• ARTICLE IN PRESS ´lez, T.M. Banegil Palacios / International Journal of Information Management 24 (2004) 313–328 321 F.J. Miranda Gonza ˜ Fig. 4. Speed index by industry. Fig. 5. Navigability index by industry. 3.3. Navigability We assessed how easy it was to navigate around the site, how easy it was to return to the main page of the site and how easy it was to find relevant information (Fig. 5). The site must be easy to navigate and make it simple to return to the home page, links to components within the site should be available from throughout the site and security must also be appropriate for the interactions conducted at the site (Evans & King, 1999).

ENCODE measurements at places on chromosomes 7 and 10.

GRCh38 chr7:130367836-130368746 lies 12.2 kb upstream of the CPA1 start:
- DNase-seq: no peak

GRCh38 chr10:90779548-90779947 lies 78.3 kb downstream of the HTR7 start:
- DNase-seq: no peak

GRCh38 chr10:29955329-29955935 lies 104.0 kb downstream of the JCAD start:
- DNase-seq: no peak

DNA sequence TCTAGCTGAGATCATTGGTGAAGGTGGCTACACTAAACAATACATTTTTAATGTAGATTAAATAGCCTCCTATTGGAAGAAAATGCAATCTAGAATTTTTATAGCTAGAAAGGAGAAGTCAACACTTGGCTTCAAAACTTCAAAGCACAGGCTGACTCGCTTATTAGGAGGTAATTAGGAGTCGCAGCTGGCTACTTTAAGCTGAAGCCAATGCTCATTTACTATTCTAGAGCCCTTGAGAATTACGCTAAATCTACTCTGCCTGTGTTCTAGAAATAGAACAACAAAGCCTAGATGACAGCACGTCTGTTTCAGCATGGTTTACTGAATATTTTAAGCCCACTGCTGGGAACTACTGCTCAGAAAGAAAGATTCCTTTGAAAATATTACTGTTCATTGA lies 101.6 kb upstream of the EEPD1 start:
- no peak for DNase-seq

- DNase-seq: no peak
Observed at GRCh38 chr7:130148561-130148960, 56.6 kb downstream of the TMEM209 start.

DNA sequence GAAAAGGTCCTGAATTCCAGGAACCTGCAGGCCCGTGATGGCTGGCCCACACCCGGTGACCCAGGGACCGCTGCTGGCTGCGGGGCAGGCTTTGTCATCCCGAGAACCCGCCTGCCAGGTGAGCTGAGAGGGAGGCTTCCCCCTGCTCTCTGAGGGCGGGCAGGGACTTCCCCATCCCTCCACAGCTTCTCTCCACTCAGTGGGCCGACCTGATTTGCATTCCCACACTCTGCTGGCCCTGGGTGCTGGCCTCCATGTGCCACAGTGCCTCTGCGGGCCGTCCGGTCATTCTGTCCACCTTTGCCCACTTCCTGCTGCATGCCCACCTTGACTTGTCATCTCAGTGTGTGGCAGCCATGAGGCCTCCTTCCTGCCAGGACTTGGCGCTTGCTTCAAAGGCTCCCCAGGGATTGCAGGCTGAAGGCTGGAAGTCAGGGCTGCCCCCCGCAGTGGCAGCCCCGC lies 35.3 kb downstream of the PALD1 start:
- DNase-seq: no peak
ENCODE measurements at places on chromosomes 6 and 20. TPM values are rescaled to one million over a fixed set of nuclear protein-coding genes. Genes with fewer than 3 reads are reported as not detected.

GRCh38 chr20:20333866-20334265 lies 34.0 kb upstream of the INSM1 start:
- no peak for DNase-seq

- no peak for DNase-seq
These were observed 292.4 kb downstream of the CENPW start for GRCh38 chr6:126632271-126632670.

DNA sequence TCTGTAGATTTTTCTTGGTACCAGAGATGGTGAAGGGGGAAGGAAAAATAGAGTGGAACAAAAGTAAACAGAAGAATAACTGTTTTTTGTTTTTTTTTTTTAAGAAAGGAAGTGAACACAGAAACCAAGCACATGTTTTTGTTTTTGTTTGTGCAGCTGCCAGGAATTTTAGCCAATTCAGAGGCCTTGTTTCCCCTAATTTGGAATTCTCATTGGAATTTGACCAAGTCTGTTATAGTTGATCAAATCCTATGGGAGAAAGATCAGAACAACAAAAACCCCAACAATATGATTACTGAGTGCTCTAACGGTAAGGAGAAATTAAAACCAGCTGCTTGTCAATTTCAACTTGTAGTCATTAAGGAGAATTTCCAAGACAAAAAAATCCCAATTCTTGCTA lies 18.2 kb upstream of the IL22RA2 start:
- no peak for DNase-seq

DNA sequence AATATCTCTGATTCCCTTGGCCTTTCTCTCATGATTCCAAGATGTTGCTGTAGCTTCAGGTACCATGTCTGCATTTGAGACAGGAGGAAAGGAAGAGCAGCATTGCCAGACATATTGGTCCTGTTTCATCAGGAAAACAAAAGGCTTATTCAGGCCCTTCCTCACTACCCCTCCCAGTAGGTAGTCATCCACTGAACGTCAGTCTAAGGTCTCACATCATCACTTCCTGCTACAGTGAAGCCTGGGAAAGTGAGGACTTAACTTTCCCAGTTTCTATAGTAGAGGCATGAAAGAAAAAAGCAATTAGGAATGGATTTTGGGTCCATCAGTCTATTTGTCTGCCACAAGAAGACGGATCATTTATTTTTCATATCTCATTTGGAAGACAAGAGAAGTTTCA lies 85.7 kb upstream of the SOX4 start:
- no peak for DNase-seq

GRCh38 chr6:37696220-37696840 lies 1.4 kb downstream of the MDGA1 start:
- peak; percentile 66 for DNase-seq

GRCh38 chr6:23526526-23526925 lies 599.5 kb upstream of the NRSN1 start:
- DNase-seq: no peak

• ARTICLE IN PRESS 322 F.J. Miranda Gonza ´lez, T.M. Banegil Palacios / International Journal of Information Management 24 (2004) 313–328 ˜ As previously stated, two factors have been used to analyze the navigability of a web site: Permanent site menu allowing rapid access to the different sections of every page, * keyword search option. * The better sites in terms of navigability were paper & graphic arts, and machinery & mechanical equipment. Almost 94% of sites provided a permanent menu or site map allowing easy navigation through the site. The presence of this menu is essential to avoid users from getting lost, informing them of where they are on the site and how to find the information they want. When a visitor accesses the firm site, he is usually looking for some specific information. In order to find this information quickly, the presence of a keyword search function is extremely useful as it helps the user to locate the specific information easily. So, if users can access the information they seek quickly (in a little number of clicks8) their satisfaction will be increased and the site will probably increase the number of its visitors. This function appears in only 23% of the sites analyzed, which is therefore a bad indicator of the navigability of Spanish firm web sites. 3.4. Site content Site content has been assessed by considering the relevant information that must appear in a firm web site according to the needs of potential users. Sites that show a higher value in the content factor are the transport, and, travel & tourism industries, followed by mass media, electric & electronic equipment and textile & shoes (see Table 3). Given their high informational content, transport, electric energy, and gas & water industries must be highlighted. The kind of information that is most often available on a web site is specific product details (see Fig. 6). Information about the background of the company is available on 91.8% of the sites. Just one-fifth (18.9%) of the sites in the study were transactional,9 though this percentage varies greatly between each industry. Transport (83.3%) and travel & tourism firms (80%) have a higher percentage of transactional web sites than other industries. The results show that the era of electronic commerce had not come to Spain and most corporations were not motivated by Internet sales to set up a presence on the web. Mass media, paper & graphic arts, and electric & electronic materials show the highest values in the communicational content factor. A contact e-mail address was found only in 71.3% of the web sites assessed. Most sites provide an alternate means of contacting them with only about 82% of them providing a phone number and 76.2% a mailing address. About 25% of all sites contain some form of entertainment (pictures, videoclips, games, etc). Indeed, some sites are exclusively dedicated to entertaining their visitors, with videoclips, games and competitions. This is particularly the case of most drinks firms: in fact it is unusual to find any information about the firm, contact information or product prices on their web sites. 8 Research shows that you have just three clicks to answer web visitors’ questions before they leave in frustration (Iconocast, 2000). 9 In this study, a transactional site refers to a site where there are pages for placing orders or conducting online transactions, with or without user log-in.